The AHA and five other hospital groups today filed a friend-of-the court brief urging the U.S. District Court for the Eastern District of Washington to prevent the Department of Homeland Security’s public charge rule from taking effect Oct. 15. Attorneys general in 13 states have asked the court to stop the final rule and declare it unconstitutional under the Equal Protection Clause.
 
“The Public Charge Rule — and the resulting fear of being labeled a public charge — will discourage legal immigrants and their family members, some of whom are citizens, from using public benefits they are legally entitled to — millions more than DHS acknowledges in in the Rule,” the brief states. “One report estimates that as many as 13.2 million Medicaid and Children’s Health Insurance Program enrollees could disenroll from these programs as a result of the Rule. … In sum, the Public Charge Rule contradicts Congress’s intent to reduce the number of uninsured residents and even undermines the very self-sufficiency goals it sets out to achieve.”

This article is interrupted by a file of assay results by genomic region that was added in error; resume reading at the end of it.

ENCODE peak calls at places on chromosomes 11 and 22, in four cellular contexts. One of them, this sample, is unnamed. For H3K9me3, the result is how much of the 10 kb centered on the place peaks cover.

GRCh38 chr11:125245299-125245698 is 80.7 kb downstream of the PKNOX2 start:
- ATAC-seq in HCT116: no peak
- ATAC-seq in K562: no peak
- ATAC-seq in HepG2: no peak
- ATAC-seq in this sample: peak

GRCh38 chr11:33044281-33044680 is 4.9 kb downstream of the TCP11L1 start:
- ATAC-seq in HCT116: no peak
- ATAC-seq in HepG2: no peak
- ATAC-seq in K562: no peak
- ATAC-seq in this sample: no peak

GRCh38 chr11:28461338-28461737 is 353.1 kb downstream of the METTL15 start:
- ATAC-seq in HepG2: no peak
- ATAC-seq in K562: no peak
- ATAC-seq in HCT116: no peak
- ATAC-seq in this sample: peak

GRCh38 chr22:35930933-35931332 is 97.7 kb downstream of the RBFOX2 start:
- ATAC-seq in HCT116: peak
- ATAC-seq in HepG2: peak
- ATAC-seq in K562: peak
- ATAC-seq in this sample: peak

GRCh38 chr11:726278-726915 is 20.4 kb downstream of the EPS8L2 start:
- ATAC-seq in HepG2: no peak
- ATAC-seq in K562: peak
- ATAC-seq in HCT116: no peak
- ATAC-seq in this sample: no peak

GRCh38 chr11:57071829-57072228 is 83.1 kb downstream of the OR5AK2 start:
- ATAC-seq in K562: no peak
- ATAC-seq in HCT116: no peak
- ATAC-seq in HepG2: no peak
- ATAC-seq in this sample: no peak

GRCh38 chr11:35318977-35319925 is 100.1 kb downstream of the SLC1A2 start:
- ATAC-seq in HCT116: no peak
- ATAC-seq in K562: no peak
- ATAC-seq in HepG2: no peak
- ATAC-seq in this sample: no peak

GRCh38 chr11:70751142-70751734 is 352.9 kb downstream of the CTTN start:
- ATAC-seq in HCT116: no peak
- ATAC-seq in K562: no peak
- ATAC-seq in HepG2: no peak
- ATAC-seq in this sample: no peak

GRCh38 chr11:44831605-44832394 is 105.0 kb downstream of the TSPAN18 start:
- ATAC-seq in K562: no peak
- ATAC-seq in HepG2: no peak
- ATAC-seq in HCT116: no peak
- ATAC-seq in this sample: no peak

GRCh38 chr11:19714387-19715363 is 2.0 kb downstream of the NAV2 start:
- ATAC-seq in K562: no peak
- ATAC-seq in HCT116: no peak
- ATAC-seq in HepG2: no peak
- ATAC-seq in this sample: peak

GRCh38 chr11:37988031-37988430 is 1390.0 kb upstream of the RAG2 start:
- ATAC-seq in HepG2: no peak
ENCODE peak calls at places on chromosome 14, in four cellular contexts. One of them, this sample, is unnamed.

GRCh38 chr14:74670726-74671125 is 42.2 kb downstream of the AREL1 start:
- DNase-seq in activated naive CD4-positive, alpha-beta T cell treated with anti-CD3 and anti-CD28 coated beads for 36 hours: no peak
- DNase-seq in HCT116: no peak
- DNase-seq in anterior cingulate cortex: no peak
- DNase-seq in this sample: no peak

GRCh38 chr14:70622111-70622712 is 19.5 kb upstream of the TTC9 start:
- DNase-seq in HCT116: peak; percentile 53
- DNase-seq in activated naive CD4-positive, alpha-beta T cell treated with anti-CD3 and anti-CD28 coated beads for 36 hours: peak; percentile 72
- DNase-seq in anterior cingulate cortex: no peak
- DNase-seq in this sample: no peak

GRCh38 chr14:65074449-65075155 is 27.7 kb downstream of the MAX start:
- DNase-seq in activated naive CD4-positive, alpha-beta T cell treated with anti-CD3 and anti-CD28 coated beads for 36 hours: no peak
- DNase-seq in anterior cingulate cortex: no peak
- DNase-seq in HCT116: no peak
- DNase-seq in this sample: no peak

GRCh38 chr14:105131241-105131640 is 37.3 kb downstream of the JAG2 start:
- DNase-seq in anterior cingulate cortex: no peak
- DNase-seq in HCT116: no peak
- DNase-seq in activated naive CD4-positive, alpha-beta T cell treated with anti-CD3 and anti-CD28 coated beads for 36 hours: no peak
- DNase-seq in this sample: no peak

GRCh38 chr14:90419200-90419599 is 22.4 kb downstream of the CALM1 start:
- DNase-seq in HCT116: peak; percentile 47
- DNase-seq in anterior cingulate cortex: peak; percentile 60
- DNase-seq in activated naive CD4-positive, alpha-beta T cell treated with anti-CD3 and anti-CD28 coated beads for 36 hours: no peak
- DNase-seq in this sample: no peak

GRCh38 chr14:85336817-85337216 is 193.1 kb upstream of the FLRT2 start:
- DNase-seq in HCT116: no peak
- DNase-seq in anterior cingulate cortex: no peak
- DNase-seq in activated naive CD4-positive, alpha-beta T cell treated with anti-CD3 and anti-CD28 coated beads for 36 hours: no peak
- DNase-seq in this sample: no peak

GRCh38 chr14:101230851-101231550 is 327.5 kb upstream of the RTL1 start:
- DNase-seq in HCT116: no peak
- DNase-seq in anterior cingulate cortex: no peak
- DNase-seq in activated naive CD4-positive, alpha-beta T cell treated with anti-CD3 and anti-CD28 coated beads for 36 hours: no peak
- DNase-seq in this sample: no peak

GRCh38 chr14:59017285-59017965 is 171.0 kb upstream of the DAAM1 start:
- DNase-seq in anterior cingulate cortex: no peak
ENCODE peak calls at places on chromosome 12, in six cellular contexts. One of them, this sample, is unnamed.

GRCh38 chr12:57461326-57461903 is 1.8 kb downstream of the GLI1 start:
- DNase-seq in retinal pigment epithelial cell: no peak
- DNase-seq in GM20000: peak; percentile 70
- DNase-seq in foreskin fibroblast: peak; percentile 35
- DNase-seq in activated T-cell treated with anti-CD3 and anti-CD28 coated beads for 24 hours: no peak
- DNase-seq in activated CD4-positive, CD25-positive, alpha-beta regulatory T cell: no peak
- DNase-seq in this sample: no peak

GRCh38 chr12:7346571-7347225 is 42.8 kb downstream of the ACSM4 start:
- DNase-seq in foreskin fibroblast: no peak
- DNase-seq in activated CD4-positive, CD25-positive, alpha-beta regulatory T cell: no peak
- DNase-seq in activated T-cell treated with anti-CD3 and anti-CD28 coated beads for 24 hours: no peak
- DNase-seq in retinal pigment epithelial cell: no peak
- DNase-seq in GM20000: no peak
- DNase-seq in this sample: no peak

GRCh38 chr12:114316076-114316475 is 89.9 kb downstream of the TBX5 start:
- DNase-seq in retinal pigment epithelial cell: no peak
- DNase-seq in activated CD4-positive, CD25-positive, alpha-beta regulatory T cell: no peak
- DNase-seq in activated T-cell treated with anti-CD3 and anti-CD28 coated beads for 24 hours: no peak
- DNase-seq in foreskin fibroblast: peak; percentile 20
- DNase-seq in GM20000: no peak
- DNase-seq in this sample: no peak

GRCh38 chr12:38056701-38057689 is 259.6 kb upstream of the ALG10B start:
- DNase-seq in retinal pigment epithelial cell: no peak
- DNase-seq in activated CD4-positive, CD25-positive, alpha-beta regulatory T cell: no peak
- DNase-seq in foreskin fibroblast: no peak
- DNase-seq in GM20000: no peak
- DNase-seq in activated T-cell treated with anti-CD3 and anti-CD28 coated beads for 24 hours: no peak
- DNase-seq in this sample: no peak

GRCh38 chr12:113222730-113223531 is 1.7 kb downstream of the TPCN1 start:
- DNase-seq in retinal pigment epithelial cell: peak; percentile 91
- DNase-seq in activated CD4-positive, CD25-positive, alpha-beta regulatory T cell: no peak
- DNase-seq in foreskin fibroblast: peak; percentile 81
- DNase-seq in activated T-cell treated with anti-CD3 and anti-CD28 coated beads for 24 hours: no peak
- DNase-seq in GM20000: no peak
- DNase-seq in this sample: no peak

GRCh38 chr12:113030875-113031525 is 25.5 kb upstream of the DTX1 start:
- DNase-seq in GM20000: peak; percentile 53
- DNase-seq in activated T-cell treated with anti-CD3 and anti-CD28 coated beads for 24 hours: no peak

When making immigration determinations, the government considers whether someone can support themselves financially or if they are at risk for becoming a “public charge,” that is, primarily dependent on the government for subsistence. The DHS rule expands the types of programs that can contribute to a public charge determination to include Medicaid, the Supplemental Nutrition Assistance Program (food stamps) and select housing programs.
 
Earlier this week, the hospital groups filed a similar brief in three cases challenging the rule in U.S. District Court for the Northern District of California, where the city of San Francisco and Santa Clara County, attorney general of California and nonprofits serving immigrant communities have each asked the court to invalidate the rule.  

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